This is encouraged by another original source of the problem–“a pattern of disrespect” which has passed, like a conveyer belt of garbage, from adults to our youth culture. No longer fearful of teachers, students openly defy and even curse them. Profanity pervades the air of award-winning films and popular music as well as public school playgrounds. A Scottish diplomat, John Buchan, lauded, 50 years ago, “‘the common courtesy of Americans” which made them “‘invariably considerate, polite, respectful, and mannerly'” (p. 51). They still upheld the standard of Patrick Henry, who insisted: “‘The manners of a gentleman are an outgrowth of his due respect for the life and integrity of others; likewise a breach of courtesy is emblematic not so much of barbarism as of utter and complete self-absorption. A rude man is but a callous egotist'” (p. 54).
Jonathan Lasker, in Profanity in America, links verbal violence with more deadly acts. To verbally assault a person, especially when you are weaker or have less authority, may seem harmless. Words shred no flesh, but they do open the door to more serious violence. Lasker says that profanity is “a hallmark of a frustrated society where ordinary people must give vent to their anger in inarticulate fashion. Historically, mass profanity has always been a harbinger of mass violence'” (p. 55). On America’s roads, angry people scream and make obscene gestures. “Road rage” routinely erupts, and in one year some 17,000 people were “injured in automobile accidents caused by drivers’ temper tantrums” (p. 56).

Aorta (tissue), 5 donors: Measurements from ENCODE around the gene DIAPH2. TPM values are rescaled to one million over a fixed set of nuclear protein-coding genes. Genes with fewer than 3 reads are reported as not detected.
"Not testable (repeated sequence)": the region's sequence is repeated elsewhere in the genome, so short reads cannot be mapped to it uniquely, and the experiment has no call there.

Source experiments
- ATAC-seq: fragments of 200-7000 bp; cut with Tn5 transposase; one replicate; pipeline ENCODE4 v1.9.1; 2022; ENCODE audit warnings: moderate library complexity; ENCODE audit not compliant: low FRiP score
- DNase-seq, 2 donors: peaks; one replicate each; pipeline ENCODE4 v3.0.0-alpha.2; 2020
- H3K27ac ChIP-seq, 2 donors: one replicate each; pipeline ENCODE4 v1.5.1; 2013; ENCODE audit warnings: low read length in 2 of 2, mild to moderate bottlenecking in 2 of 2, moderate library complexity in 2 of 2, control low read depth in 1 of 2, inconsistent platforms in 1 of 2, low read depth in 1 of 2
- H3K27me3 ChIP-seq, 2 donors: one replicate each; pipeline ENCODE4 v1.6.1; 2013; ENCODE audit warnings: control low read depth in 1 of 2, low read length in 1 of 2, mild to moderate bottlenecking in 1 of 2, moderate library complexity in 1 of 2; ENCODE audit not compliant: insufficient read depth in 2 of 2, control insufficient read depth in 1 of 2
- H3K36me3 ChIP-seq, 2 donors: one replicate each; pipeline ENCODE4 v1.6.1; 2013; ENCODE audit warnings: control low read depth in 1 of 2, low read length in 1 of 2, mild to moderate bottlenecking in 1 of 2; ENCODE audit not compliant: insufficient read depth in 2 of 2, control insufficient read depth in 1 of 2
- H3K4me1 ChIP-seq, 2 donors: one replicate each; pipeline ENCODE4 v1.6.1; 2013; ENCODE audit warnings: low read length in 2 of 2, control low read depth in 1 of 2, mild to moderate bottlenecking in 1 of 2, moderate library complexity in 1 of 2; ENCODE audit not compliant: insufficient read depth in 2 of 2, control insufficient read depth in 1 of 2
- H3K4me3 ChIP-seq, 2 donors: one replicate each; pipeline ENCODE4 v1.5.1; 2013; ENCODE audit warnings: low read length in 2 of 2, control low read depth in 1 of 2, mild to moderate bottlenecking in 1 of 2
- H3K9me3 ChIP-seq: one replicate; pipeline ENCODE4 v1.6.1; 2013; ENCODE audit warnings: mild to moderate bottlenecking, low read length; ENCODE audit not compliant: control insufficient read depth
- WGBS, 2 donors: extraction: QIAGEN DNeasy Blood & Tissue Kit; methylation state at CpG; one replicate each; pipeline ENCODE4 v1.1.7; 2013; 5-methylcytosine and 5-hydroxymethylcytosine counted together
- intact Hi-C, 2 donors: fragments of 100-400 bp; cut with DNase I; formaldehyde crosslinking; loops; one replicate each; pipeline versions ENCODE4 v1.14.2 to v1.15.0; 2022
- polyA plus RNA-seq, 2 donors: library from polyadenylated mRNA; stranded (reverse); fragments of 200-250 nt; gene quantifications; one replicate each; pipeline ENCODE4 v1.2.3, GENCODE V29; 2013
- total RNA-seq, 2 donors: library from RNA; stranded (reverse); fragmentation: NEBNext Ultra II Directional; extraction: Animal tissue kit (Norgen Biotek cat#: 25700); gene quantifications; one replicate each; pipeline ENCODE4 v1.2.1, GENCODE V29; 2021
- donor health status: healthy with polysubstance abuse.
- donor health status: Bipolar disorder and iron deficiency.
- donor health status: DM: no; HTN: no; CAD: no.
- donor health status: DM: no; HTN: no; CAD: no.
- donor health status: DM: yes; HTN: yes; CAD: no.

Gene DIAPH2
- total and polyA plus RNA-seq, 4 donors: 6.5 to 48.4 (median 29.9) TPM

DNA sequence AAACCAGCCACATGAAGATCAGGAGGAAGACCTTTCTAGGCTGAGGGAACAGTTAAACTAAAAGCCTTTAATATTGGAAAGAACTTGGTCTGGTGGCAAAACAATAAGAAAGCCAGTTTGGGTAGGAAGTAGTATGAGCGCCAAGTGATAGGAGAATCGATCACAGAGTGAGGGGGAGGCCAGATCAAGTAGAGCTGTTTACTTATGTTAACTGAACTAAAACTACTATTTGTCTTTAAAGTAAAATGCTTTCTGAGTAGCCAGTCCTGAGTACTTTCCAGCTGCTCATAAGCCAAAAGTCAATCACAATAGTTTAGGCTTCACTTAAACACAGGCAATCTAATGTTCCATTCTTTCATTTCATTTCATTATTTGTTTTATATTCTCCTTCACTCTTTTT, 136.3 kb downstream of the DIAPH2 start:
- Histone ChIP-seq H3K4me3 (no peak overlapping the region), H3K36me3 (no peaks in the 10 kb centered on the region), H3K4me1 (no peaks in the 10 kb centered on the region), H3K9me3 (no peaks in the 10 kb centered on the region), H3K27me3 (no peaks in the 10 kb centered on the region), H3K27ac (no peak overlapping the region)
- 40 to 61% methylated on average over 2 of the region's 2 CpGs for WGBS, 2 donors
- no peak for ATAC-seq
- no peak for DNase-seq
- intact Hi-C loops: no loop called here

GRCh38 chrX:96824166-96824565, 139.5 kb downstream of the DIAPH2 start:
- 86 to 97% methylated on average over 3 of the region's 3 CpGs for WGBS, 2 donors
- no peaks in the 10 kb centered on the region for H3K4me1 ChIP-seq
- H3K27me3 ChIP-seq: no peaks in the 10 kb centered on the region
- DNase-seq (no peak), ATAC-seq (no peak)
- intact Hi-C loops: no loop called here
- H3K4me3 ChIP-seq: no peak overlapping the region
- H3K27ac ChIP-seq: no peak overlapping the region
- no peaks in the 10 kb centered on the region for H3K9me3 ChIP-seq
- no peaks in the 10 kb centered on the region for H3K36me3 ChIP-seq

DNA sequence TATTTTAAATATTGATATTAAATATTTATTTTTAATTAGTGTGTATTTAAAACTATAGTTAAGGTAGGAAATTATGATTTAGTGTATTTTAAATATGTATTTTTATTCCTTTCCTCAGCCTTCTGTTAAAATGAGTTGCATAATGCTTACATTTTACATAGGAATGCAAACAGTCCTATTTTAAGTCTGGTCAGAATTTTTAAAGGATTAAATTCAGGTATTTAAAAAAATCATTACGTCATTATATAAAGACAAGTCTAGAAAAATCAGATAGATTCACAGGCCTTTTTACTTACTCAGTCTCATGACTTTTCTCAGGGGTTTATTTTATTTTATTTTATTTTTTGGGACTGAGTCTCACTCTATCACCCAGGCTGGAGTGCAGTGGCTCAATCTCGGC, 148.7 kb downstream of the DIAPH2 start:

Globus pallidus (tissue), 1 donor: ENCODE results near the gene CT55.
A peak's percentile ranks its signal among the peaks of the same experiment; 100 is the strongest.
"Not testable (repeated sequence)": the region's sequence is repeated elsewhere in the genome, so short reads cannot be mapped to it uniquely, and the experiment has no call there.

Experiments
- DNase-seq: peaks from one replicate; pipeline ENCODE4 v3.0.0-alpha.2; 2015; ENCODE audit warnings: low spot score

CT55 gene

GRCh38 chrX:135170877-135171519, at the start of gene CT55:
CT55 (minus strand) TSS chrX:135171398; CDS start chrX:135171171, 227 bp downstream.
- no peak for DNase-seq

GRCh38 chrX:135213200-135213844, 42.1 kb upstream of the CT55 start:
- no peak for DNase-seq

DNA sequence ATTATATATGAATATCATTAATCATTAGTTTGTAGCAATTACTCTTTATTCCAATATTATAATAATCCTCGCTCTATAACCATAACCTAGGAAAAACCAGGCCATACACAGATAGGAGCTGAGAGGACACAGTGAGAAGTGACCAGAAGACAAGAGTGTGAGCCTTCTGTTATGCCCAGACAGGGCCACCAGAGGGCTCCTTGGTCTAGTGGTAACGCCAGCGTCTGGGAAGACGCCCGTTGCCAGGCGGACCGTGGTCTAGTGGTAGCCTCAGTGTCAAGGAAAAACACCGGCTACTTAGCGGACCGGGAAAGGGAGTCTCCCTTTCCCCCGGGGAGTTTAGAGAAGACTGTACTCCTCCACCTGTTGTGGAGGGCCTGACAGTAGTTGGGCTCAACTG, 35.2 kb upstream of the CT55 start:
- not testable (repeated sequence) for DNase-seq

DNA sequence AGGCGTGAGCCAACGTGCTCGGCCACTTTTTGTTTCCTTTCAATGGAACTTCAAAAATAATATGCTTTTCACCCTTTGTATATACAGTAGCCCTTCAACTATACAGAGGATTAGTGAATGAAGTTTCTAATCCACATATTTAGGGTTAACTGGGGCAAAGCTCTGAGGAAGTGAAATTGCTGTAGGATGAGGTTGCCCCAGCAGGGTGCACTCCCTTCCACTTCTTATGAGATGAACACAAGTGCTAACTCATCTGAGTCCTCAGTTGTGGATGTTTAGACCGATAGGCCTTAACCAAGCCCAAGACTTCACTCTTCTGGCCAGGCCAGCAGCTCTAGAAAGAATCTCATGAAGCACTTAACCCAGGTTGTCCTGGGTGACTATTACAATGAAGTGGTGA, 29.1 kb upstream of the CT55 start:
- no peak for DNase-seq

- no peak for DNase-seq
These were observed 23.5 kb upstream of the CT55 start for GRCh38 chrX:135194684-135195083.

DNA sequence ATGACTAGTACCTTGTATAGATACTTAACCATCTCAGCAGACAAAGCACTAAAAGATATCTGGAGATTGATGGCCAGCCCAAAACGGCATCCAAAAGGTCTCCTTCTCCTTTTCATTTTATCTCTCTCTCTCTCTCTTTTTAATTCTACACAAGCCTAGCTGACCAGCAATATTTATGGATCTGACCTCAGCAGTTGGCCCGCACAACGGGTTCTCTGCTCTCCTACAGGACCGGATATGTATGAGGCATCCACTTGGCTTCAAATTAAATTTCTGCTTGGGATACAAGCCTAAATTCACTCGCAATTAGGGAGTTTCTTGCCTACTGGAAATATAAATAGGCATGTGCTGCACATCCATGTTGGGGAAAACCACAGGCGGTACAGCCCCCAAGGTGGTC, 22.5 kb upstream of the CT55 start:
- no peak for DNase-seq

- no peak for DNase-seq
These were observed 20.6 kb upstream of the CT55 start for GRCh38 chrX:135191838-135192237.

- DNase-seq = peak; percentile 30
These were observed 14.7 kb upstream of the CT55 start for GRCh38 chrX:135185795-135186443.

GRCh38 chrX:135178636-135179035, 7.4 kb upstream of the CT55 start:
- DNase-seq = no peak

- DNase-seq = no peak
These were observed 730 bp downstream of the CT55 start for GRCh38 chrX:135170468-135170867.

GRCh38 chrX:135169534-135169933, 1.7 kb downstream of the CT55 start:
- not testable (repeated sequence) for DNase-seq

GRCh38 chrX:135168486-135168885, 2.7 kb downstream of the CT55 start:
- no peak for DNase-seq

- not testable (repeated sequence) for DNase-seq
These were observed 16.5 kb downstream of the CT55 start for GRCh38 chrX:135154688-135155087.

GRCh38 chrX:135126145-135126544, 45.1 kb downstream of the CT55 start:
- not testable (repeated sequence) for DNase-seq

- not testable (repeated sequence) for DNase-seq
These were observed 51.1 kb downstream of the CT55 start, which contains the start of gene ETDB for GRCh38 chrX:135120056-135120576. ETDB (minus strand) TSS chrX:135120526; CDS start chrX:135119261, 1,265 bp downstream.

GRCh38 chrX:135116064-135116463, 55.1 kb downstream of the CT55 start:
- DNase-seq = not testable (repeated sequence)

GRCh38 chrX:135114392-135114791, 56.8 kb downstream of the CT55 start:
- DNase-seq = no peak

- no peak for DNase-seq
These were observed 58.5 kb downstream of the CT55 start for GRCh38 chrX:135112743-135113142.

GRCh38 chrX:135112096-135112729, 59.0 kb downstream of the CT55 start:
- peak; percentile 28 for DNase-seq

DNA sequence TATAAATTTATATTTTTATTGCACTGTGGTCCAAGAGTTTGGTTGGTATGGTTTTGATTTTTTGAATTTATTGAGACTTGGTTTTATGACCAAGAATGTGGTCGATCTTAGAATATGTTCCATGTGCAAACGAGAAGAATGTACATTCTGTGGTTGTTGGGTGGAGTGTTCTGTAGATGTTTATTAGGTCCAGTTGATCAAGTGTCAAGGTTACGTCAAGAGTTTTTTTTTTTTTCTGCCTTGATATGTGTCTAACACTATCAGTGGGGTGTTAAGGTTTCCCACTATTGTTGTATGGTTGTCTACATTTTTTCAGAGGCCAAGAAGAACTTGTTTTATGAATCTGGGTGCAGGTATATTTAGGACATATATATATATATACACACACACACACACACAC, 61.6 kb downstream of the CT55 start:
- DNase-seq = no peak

Encouraging all this is the much-maligned media–which is rightly maligned! Our alleged “entertainment” industry is, in fact, “conditioning kids to kill” (p. 83). Video games, especially alluring for boys, immerse them in violence. One study notes that teenage boys play video games 28 hours a week–“killing, maiming, and destroying–as well as punching, shooting, and stabbing” (p. 71). Bored with video games, they turn to TV, or the movies, or rap music. Incessantly their minds are awash in the most brutal kinds of violence. One study evaluated “the lyrics of the top twenty best-selling alternative rock, hip hop, and rap disks.” The researchers “found that 100 percent of the disks feature songs that celebrated illicit sex or drug abuse. Almost 89 percent openly portray suicide as a viable option. About 77 percent mock authority figures. Almost 61 percent profile violent acts, including murder, rape, and molestation. Nearly 42 percent advocate anarchy. And 28 percent denigrated traditional religion” (p. 81). Though difficult to prove a causaltity, we must know that “in virtually every case of violent teen crime there is evidence of heavy involvement in–and even deliberate imitation of–depraved lyrics in music, violent films, brutal video games, or decadent television programming” (p. 83).